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Intelligence

  • By: Cynthia A. Riccio, Olga Rodriguez & Melisa Valle
  • In: Encyclopedia of School Psychology
  • Edited by: Steven W. Lee
  • Subject:School/Educational Psychology (general), School Psychology, Educational Psychology

Although there is no universal definition of intelligence, the attributes used to describe it have remained somewhat unchanged over time. The term intelligence generally encompasses the ability to adjust or adapt to the environment, the ability to learn, or the ability to perform abstract thinking.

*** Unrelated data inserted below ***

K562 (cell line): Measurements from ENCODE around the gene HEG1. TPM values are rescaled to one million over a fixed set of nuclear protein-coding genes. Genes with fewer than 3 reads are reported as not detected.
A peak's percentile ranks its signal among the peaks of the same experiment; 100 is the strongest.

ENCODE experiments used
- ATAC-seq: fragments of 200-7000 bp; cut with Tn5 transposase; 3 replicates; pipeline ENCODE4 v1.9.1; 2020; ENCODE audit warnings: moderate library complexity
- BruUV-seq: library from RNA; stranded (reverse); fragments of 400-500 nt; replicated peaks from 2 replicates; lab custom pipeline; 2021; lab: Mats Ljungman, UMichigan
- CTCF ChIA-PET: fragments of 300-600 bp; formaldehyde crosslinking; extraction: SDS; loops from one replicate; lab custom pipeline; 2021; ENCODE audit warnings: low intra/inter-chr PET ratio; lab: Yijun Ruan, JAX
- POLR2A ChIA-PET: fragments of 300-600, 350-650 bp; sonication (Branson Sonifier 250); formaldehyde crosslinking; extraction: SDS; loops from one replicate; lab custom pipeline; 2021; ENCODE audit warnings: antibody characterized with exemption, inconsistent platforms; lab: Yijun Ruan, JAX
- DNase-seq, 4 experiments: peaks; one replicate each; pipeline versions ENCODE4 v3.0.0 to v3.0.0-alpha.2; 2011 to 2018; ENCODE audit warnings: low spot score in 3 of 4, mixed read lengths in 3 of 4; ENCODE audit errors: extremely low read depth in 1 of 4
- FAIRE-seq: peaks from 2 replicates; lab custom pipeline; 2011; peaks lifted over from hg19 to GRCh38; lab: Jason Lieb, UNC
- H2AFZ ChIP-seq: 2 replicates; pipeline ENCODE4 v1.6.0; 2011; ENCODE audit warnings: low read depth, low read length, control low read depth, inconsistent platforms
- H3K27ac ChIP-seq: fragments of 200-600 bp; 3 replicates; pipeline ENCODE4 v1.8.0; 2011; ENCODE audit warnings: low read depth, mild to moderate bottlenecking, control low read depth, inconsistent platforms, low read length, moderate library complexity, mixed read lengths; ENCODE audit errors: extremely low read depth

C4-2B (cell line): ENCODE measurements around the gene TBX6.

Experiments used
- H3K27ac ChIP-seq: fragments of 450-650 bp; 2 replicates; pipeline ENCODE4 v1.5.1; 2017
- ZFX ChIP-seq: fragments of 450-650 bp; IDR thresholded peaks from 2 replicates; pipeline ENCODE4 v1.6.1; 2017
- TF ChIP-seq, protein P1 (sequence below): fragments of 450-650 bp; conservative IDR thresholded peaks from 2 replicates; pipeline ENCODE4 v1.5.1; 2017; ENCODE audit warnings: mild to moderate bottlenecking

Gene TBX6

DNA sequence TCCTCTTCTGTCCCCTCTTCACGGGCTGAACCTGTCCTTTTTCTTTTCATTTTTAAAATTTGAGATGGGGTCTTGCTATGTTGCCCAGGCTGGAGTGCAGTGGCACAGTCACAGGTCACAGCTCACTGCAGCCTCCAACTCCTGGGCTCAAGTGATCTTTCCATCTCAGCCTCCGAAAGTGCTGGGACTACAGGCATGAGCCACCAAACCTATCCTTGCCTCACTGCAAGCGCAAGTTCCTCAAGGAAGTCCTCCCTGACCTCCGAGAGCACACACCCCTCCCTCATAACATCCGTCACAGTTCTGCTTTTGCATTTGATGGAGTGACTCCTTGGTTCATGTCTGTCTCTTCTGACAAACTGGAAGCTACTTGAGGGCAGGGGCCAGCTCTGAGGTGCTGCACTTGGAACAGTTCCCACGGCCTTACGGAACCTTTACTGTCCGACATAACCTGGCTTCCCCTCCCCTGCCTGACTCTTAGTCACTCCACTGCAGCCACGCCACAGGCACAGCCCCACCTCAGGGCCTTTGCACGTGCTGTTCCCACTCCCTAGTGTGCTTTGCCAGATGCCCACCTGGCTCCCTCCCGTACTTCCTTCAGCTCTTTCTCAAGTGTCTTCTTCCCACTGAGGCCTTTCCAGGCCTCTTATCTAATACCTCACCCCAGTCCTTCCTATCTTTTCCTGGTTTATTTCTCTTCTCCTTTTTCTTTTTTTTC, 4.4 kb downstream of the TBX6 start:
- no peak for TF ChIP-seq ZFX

The conceptualization of intelligence can involve multiple perspectives, including biological, cognitive, motivational, and behavioral foci. Biological theorists define intelligence from a structural perspective, linking different parts of the brain to various intellectual functions. Not completely separate from the biological perspective, cognitive perspectives involve not only what is known, but metacognition—knowledge about and control of one's thoughts. Motivational factors are proposed to influence intelligence by determining the level of interest an individual has in learning and in demonstrating what they know. The ...

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